We cannot grade homosexuality in its own separate category. It’s a shame, as followers of Christ, that we’ve been so judgmental and arrogant with so many people that we deem “unrepentant” because of our homosexual prejudice.
When I was in San Francisco this year a man made the statement: “John, you know who most of the gays are in San Francisco, they are wounded Christians.” Oh, my gosh! I think he may be right! They have been thrown out of most churches and have sought out someplace where they would feel connected, wanted and maybe loved.
My dear friend, this is a very tough issue and I am trudging through some very deep waters trying to better understand God’s heart on this matter. I have now gone around the world listening to Him, listening to the stories, seeing the tears of rejection in some, and the peace of God’s love in others. This is so different than I always thought in my small world of ex-gay ministry. And yes, it was a small world because I made it small. I was completely unwilling to hear anything that didn’t fit my paradigm. I blocked out anyone’s life story or biblical teaching that didn’t match up with what I believed.
When I was at LiA I never taught a session on the scriptures regarding homosexuality that I understood. I know that sounds strange but it is true. I didn’t teach them because I really had never studied them for myself. I merely quoted what I saw that others had written on the issue. I felt an obligation to at least teach something on what the Bible said, but every time I attempted to study it for myself it made no sense to me and I just went back to the writings of others within the ex-gay subculture.
Now that I am not submerged into one sided perspectives, I am open to studying and reading the scriptures for myself, I am finding so many rich truths that I wasn’t ever made aware of before. For the first time in all of these years, the scriptures that many have said refer to homosexuality are making sense! I am reading them in context. I am asking questions about who the passages were written to. I am asking what was being talked about, and why the words were written in the first place.
That illusive word – “Change”
Now to the other part of your question. If there is a change to be made, it has to be from Christ! If the gay man or woman is alienated from Christ because of the judgment they perceive coming from the church then we are placing a burden on them that they are not meant to carry. Many times the church community sends the message that homosexuality is dirty, perverted, broken, and at times even a psychological defect. So, many homosexuals come to think they have to clean themselves up according to “our” standards in order for us to receive them into our pews and nurture them.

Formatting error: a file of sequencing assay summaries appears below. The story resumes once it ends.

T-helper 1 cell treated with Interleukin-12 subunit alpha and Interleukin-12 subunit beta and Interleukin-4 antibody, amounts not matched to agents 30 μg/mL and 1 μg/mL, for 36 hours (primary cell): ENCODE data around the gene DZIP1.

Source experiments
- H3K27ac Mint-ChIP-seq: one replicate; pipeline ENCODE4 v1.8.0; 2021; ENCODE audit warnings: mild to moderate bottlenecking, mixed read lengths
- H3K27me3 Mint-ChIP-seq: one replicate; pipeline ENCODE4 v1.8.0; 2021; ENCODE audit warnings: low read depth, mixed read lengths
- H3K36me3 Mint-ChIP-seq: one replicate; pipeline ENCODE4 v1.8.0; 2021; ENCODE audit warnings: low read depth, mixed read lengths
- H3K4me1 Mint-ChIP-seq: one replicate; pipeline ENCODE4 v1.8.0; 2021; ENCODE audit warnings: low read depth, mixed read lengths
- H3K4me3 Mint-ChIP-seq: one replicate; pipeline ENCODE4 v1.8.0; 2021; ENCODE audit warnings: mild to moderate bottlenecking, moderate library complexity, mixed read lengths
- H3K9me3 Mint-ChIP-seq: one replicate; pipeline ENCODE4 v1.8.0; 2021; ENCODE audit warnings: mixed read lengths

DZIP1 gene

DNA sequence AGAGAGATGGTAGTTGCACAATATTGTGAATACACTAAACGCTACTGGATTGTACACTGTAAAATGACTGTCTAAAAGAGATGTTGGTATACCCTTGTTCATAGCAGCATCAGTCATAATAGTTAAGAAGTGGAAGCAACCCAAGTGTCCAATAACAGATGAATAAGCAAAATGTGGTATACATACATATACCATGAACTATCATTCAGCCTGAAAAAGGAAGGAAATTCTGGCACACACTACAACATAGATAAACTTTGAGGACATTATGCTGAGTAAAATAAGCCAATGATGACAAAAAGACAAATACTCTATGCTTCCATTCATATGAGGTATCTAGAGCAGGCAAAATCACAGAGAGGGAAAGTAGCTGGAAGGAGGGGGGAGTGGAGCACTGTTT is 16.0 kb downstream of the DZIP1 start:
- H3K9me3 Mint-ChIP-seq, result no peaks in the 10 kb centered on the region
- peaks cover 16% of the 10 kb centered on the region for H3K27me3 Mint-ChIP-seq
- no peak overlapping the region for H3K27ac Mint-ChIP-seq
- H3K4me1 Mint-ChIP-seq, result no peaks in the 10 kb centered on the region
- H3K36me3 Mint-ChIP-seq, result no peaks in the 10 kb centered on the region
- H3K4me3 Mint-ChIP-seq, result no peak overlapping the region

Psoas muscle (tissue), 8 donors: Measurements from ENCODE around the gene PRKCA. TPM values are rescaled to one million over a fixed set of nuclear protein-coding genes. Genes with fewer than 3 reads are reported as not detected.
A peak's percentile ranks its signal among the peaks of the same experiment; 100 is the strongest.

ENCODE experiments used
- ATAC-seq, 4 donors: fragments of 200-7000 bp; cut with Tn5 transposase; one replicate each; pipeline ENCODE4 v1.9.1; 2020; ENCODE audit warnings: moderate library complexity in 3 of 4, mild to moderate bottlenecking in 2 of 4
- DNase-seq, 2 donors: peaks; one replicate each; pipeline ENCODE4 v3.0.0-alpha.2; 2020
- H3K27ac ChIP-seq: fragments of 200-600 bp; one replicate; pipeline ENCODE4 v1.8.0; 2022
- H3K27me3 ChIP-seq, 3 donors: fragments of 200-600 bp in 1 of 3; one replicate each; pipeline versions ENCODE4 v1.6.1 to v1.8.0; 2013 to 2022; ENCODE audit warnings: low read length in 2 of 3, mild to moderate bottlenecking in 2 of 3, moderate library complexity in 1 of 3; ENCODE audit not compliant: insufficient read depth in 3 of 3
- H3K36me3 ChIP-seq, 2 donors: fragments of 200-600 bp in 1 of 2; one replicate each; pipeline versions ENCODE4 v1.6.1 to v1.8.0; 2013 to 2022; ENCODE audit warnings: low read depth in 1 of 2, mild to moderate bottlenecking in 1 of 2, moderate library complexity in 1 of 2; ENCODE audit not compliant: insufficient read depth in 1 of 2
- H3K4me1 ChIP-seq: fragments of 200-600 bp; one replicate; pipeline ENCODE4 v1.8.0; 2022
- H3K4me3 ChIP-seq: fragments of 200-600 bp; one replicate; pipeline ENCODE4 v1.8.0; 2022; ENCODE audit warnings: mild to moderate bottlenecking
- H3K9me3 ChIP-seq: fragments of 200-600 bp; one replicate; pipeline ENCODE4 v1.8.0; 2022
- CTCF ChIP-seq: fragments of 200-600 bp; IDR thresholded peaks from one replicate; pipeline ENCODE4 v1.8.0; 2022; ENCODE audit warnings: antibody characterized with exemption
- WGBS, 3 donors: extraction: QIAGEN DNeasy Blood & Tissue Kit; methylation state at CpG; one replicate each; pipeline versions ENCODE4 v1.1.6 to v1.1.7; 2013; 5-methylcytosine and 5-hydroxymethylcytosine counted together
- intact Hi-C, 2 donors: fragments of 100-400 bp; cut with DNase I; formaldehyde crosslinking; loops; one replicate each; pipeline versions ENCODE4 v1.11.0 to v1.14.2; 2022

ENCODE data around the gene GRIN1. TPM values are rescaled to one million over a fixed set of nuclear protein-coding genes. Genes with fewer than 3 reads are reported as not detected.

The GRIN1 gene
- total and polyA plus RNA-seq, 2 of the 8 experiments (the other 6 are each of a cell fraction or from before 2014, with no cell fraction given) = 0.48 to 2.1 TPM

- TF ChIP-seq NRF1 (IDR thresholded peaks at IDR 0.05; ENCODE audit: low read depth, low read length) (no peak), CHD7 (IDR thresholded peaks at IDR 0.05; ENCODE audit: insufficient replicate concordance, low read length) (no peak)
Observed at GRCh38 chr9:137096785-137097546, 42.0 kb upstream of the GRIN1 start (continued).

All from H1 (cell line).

I am facing a challenging season in my life, my friend. I am at great risk of believers who have known me for many years rejecting me because I am daring enough to ask the questions I never would ask before. To be honest not many within the church are open to these kinds of discussions without being defensive and reactionary. I stand to lose some very close friends because I have chosen to unconditionally love gay people and to support them now without pressuring them to “change.” Someone has to take the fall for these folks whom Christ loves and desires a closeness with. I am willing to stand in the gap.
As I said, for many years I was unwilling to hear the hearts, the stories of so many gay people who were lost and afraid. I repeated the message “you can come here (to our program) if you want to change” and yet the matter of change was so ambiguous that no one could possibly have met the mark that was expected. For the homosexual, the word change is deeply misunderstood and most often mis-communicated by the church.
Oh, I wish you could have been where I have been to hear the hearts and to experience what I have in the last two to three years. The sad thing is that many Christians would have not been willing to have walked the streets I have walked on out of the fear they would be “condoning” sin, or that they might have heard things they didn’t want to hear.
I was one of those Christians!
As I walked into a conference two years ago with Christians who were gay, my life flashed before me. I was very anxious and concerned about what others would think if they knew that I was there. I didn’t talk about having been there for a while and certainly not with certain people. My friend, what’s up with that? Why should I have such a deep fear of what others might think about me sharing space with Christians who are gay? What kind of legalism is that rooted in? What does that say about my own heart?
Now, to your second question,
So, John, are you a homosexual who lived as a heterosexual for all of these years or a heterosexual who was living as a homosexual?
I am on my own road of discovery in this area. I used to define homosexuality or heterosexuality in terms describing one’s behavior. I thought it made sense and through the years often wrote articles and talked from that perspective.